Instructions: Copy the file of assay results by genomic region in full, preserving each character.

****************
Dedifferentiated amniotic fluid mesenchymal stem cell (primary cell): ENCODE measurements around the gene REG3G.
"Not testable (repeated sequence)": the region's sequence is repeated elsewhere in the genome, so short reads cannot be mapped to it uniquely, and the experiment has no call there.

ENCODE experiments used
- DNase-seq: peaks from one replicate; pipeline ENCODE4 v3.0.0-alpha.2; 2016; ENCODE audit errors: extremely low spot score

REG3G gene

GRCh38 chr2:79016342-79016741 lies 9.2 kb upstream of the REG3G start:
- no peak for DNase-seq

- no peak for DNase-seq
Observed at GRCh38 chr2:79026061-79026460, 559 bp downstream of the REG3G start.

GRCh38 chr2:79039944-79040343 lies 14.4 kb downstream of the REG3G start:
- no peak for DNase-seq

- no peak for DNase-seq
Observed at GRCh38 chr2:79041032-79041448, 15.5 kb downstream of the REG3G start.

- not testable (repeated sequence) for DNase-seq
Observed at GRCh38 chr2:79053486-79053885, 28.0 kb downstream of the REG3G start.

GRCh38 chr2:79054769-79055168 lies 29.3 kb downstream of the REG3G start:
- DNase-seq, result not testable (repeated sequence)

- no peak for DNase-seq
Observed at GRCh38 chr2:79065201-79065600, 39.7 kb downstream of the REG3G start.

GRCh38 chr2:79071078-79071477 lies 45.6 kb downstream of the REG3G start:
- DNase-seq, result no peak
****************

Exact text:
Dedifferentiated amniotic fluid mesenchymal stem cell (primary cell): ENCODE measurements around the gene REG3G.
"Not testable (repeated sequence)": the region's sequence is repeated elsewhere in the genome, so short reads cannot be mapped to it uniquely, and the experiment has no call there.

ENCODE experiments used
- DNase-seq: peaks from one replicate; pipeline ENCODE4 v3.0.0-alpha.2; 2016; ENCODE audit errors: extremely low spot score

REG3G gene

GRCh38 chr2:79016342-79016741 lies 9.2 kb upstream of the REG3G start:
- no peak for DNase-seq

- no peak for DNase-seq
Observed at GRCh38 chr2:79026061-79026460, 559 bp downstream of the REG3G start.

GRCh38 chr2:79039944-79040343 lies 14.4 kb downstream of the REG3G start:
- no peak for DNase-seq

- no peak for DNase-seq
Observed at GRCh38 chr2:79041032-79041448, 15.5 kb downstream of the REG3G start.

- not testable (repeated sequence) for DNase-seq
Observed at GRCh38 chr2:79053486-79053885, 28.0 kb downstream of the REG3G start.

GRCh38 chr2:79054769-79055168 lies 29.3 kb downstream of the REG3G start:
- DNase-seq, result not testable (repeated sequence)

- no peak for DNase-seq
Observed at GRCh38 chr2:79065201-79065600, 39.7 kb downstream of the REG3G start.

GRCh38 chr2:79071078-79071477 lies 45.6 kb downstream of the REG3G start:
- DNase-seq, result no peak